Friday, May 24, 2013

Dror Mishani

D. A. Mishani is an Israeli crime writer, editor and literary scholar, specializing in the history of detective fiction.

The Missing File is his first novel and the first in a series featuring the police inspector Avraham Avraham.

From his Q & A with Ayelett Shani in Haaretz:

Why do you think crime novels don’t do so well here [in Israel]?

Mishani: What I know for certain is that attempts to write or translate detective novels always ran into powerful resistance here.

Because they are considered an inferior genre?

Because Hebrew literature was founded as part of the national project, and was always committed to themes of the national present, the national past, the national identity and the future. A detective does not deeply occupy himself with questions of national identity. That is why Hebrew literature has always rejected this genre.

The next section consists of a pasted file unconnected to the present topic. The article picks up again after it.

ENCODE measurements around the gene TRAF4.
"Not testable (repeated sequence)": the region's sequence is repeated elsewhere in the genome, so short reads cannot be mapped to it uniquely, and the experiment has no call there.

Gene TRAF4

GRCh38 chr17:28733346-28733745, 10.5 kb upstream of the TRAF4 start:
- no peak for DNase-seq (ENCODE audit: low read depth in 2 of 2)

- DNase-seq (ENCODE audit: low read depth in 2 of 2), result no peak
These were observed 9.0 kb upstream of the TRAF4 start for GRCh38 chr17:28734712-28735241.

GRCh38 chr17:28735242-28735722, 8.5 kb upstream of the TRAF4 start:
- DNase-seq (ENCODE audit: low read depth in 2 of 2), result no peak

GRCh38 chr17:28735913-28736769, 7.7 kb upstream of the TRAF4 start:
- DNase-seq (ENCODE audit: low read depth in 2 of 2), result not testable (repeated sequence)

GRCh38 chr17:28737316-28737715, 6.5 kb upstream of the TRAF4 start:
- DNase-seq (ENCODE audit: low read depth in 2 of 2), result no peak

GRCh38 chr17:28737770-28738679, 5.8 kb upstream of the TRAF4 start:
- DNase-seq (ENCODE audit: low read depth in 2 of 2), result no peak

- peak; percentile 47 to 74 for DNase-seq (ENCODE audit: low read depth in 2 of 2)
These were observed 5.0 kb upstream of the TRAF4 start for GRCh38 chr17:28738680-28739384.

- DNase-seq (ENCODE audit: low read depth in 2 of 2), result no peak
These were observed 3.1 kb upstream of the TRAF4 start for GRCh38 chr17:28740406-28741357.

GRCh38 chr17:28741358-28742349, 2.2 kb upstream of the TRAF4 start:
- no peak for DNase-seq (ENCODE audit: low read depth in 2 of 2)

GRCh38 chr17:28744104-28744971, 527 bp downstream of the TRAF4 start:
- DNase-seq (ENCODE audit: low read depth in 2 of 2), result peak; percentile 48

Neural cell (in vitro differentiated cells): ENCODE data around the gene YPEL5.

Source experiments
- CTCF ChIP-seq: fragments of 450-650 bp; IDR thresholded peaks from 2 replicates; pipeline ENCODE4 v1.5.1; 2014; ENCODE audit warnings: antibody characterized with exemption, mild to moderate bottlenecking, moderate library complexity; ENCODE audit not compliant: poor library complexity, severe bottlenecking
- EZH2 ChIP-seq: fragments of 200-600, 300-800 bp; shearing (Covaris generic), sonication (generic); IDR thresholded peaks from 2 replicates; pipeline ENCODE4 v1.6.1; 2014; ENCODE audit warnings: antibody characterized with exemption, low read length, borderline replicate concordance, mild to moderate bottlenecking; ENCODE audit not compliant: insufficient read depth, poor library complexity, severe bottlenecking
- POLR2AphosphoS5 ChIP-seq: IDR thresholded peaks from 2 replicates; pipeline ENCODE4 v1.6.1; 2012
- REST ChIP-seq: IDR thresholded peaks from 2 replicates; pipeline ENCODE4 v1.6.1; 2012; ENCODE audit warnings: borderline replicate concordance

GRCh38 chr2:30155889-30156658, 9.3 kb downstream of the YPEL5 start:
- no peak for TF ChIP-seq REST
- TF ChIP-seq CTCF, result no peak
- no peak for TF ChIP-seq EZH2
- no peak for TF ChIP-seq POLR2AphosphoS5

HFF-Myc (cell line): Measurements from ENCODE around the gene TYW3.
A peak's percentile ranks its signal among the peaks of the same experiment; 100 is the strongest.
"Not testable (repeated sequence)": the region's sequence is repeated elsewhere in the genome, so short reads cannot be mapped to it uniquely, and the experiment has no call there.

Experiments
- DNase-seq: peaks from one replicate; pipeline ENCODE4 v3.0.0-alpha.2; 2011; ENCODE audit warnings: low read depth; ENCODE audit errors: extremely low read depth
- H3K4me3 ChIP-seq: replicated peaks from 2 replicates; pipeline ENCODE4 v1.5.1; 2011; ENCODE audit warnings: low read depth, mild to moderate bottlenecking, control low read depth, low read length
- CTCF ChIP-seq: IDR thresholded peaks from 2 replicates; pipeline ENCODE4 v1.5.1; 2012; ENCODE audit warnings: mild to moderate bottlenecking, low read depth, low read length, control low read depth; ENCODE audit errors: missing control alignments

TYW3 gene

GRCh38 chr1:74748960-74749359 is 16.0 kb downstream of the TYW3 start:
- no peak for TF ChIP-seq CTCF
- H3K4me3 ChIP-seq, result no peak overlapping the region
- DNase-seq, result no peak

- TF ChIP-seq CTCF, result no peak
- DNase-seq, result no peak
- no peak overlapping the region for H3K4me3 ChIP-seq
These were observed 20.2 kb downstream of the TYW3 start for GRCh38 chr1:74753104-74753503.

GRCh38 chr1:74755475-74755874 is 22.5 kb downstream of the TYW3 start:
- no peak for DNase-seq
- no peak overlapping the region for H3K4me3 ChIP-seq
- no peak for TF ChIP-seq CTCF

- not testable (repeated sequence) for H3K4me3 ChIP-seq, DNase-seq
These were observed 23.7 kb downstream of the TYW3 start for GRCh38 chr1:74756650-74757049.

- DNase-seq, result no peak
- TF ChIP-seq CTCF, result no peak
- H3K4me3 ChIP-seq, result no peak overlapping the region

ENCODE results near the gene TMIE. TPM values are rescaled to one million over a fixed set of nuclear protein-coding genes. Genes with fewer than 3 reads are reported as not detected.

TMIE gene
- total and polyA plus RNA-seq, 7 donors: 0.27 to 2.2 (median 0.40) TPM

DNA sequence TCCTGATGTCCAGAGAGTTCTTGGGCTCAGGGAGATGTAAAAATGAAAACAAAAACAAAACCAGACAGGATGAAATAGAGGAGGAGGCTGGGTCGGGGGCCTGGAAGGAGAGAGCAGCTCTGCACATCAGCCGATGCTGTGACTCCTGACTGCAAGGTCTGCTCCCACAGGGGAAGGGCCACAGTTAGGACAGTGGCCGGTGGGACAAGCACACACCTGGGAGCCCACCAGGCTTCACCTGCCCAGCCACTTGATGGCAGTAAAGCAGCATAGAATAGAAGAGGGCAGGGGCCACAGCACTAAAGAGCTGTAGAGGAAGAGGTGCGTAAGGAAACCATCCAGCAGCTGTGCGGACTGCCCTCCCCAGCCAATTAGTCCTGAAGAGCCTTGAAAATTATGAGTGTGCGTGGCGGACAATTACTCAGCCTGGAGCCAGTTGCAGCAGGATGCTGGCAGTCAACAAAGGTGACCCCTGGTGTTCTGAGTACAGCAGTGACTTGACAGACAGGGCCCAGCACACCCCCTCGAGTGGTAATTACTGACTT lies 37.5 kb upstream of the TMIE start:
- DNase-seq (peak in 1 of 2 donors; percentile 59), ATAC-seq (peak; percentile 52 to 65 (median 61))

There was a moment in the 1930s [in prestate Israel] when an attempt was made to start translating Sherlock Holmes stories, and a few original detective novels were also written. The project generated fierce opposition on the part of critics and members of the literary establishment. They branded it a disaster. The few who backed the project did so on national grounds, as a way to teach the young generation Hebrew. Youngsters will find it difficult to learn Hebrew from [Uri Nissan] Gnessin or [Yosef Haim] Brenner, because they are hard to read, so they will learn Hebrew from detective novels. Sherlock Holmes was translated into Hebrew as children’s and juvenile literature. That is unparalleled anywhere in the world.

Those books are violent, blood-drenched. I have them at home, in the Marganit edition.

Arthur Conan Doyle was absolutely not a children’s writer. That is unbelievable. And there are other reasons, of course. In Israeli culture it is very difficult to imagine the policeman as a hero. The soldier is...[read on]
Learn more about the book and author at D. A. Mishani's website and Facebook page.

My Book, The Movie: The Missing File.

The Page 69 Test: The Missing File.

--Marshal Zeringue